With every dry day that passes in West Michigan, our drought conditions worsen. Last Thursday, much of our area was "upgraded" by the U.S. Drought Monitor from "abnormally dry" to "moderate drought." Just to our south, much of northern Indiana is in worse shape, categorized by the Monitor as being in "extreme drought." The heat is also making news in northern Indiana, as it is here in West Michigan. For example, today Fort Wayne recorded a high temperature in the 90s for the 20th straight day! That's a record.
The heat in West Michigan will be sweltering Tuesday. It's likely that we'll add a couple of degrees to Monday's highs, which were in the middle and upper 90s. The result: we could have our fifth 100 degree day of the summer. No matter whether we hit triple digits, we'll certainly be in the 90s, for the 24th time this year. The highest number of 90 degree days this millenium is 27, set back in 2005, and with half the summer left to go, chances are we'll pass that mark by.
On the drought front, a report issued today by the National Climatic Data Center, the federal agency that produces the U.S. Drought Monitor, says more than half of the contiguous United States is currently experiencing drought in some form. The 48-states haven't been so widely covered by a drought designation since the 1950s. Some experts are comparing today's situation to the devistatingly dry "Dust Bowl" years in the 1930s.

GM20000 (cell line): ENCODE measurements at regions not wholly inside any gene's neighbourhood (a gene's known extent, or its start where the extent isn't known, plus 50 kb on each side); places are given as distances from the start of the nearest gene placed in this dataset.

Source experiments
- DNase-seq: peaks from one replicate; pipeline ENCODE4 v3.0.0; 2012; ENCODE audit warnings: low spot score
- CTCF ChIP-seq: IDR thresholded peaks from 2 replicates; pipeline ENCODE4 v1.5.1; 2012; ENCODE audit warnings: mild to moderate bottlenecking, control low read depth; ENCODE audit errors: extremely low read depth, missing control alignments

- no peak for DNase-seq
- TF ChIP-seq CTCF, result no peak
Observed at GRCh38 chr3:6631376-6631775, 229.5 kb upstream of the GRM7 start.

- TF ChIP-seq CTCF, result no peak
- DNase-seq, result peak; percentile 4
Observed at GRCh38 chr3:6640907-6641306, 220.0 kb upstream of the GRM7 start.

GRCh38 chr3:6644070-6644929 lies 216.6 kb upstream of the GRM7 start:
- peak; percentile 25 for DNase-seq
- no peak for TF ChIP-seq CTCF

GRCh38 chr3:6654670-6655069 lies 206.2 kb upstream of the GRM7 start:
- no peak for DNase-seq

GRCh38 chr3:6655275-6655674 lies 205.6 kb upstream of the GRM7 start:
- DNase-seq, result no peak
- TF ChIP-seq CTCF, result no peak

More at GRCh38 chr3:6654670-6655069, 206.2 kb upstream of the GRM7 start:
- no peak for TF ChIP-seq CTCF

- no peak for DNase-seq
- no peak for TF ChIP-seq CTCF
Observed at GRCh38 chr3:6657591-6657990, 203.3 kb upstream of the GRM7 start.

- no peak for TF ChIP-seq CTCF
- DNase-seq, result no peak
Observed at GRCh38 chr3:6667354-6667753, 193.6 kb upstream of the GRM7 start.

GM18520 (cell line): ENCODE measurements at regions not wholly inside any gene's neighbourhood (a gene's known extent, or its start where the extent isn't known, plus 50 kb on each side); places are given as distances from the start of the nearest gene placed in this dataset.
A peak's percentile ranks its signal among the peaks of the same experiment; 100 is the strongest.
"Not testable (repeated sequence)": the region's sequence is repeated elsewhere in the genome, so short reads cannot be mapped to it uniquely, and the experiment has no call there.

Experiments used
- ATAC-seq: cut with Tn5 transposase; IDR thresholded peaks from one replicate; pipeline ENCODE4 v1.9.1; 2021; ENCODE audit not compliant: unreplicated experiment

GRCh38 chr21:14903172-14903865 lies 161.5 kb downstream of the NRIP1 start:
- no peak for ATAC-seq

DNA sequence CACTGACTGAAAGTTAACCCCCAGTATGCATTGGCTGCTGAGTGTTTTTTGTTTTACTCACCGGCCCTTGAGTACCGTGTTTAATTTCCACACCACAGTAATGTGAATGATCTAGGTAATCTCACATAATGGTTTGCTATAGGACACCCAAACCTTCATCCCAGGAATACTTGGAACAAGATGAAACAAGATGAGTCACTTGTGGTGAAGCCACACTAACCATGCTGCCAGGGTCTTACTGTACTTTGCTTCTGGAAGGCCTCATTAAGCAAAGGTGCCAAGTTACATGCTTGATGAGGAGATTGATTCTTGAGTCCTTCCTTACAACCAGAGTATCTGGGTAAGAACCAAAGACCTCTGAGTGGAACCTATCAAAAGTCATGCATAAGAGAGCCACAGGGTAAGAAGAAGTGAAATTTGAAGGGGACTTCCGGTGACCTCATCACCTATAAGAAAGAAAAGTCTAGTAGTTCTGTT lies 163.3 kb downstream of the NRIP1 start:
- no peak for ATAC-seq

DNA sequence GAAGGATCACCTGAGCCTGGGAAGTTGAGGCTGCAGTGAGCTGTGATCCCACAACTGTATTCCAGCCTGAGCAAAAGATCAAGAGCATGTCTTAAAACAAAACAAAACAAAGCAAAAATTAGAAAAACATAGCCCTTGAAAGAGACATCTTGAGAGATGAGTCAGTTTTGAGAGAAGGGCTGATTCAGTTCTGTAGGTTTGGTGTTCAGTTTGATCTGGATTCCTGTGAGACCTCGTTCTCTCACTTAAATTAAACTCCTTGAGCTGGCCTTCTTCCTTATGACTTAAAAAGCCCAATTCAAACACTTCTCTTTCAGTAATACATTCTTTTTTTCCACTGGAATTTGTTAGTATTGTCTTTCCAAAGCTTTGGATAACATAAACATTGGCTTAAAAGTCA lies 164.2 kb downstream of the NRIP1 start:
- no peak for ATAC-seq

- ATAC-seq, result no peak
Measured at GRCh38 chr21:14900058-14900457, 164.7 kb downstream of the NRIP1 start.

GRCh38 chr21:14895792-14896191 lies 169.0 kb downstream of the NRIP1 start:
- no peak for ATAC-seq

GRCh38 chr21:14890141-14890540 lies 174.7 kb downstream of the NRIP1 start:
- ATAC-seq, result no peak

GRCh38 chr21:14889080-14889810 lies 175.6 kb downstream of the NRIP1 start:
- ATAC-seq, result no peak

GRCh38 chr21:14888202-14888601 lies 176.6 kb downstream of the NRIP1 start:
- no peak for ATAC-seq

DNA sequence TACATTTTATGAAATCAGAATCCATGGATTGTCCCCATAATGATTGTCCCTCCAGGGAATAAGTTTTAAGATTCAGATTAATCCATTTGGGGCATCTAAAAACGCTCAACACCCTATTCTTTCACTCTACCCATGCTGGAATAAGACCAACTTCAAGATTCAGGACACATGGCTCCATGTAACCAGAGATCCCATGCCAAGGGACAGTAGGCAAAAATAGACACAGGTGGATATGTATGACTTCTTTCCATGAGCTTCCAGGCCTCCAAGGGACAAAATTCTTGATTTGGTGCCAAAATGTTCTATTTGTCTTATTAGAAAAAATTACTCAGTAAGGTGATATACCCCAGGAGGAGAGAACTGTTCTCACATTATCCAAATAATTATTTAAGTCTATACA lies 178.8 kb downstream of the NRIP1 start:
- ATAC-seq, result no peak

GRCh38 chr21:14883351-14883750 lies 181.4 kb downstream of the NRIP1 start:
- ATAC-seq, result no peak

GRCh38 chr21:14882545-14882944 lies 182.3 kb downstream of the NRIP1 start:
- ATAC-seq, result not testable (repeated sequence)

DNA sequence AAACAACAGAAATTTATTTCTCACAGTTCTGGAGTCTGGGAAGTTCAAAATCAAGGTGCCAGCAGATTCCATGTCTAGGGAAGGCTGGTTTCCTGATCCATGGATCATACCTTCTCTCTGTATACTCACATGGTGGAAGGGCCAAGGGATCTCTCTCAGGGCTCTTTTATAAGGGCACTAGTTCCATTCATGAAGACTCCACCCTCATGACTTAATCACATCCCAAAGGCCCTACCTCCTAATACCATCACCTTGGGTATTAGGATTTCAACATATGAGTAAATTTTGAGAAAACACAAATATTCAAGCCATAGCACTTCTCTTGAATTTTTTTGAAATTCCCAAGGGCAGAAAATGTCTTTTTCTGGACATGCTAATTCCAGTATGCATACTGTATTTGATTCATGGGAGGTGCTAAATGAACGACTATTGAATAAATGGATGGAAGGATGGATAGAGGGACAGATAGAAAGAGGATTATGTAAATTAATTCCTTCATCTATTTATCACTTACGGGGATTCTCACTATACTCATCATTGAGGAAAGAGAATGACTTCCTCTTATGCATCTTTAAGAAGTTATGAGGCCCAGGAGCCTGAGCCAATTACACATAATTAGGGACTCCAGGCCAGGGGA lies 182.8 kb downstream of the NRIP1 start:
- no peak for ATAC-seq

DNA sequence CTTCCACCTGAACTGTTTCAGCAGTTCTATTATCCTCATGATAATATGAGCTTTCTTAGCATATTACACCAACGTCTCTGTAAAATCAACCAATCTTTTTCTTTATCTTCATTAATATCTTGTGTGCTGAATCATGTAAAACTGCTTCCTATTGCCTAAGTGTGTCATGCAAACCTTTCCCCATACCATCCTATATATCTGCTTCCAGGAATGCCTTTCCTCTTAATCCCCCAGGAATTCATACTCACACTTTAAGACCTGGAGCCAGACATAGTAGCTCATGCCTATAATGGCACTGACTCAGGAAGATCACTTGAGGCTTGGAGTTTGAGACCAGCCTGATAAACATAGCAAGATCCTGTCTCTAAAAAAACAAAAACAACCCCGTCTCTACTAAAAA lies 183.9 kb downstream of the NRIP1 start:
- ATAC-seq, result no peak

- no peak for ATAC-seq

Closer to home, the latest Monitor shows nearly 85-percent of the Midwest (identified as nine states: Minnesota, Iowa, Missouri, Illinois, Wisconsin, Michigan, Indiana, Kentucky, and Ohio) under some kind of drought designation, from "abnormally dry" on the least affected side, to "exceptional drought," the most severe designation of drought. Amazingly, the situation in the Midwest last year at this time was the opposite of what is happening now. According to the Monitor, on this date last year, more than 97-percent of the Midwest had seen plenty of rain. Less than three percent of the Midwest was "abnormally dry," the only drought designation that could be found in the region.
In fact, you don't have to go back twelve months to find a time when the Midwest region had seen sufficient precipitation. The Monitor shows that as recently as mid-April -- just three months ago -- more than 60-percent of the region was in good shape. Today, more than 60-percent is experiencing some type of drought. My, how things have changed!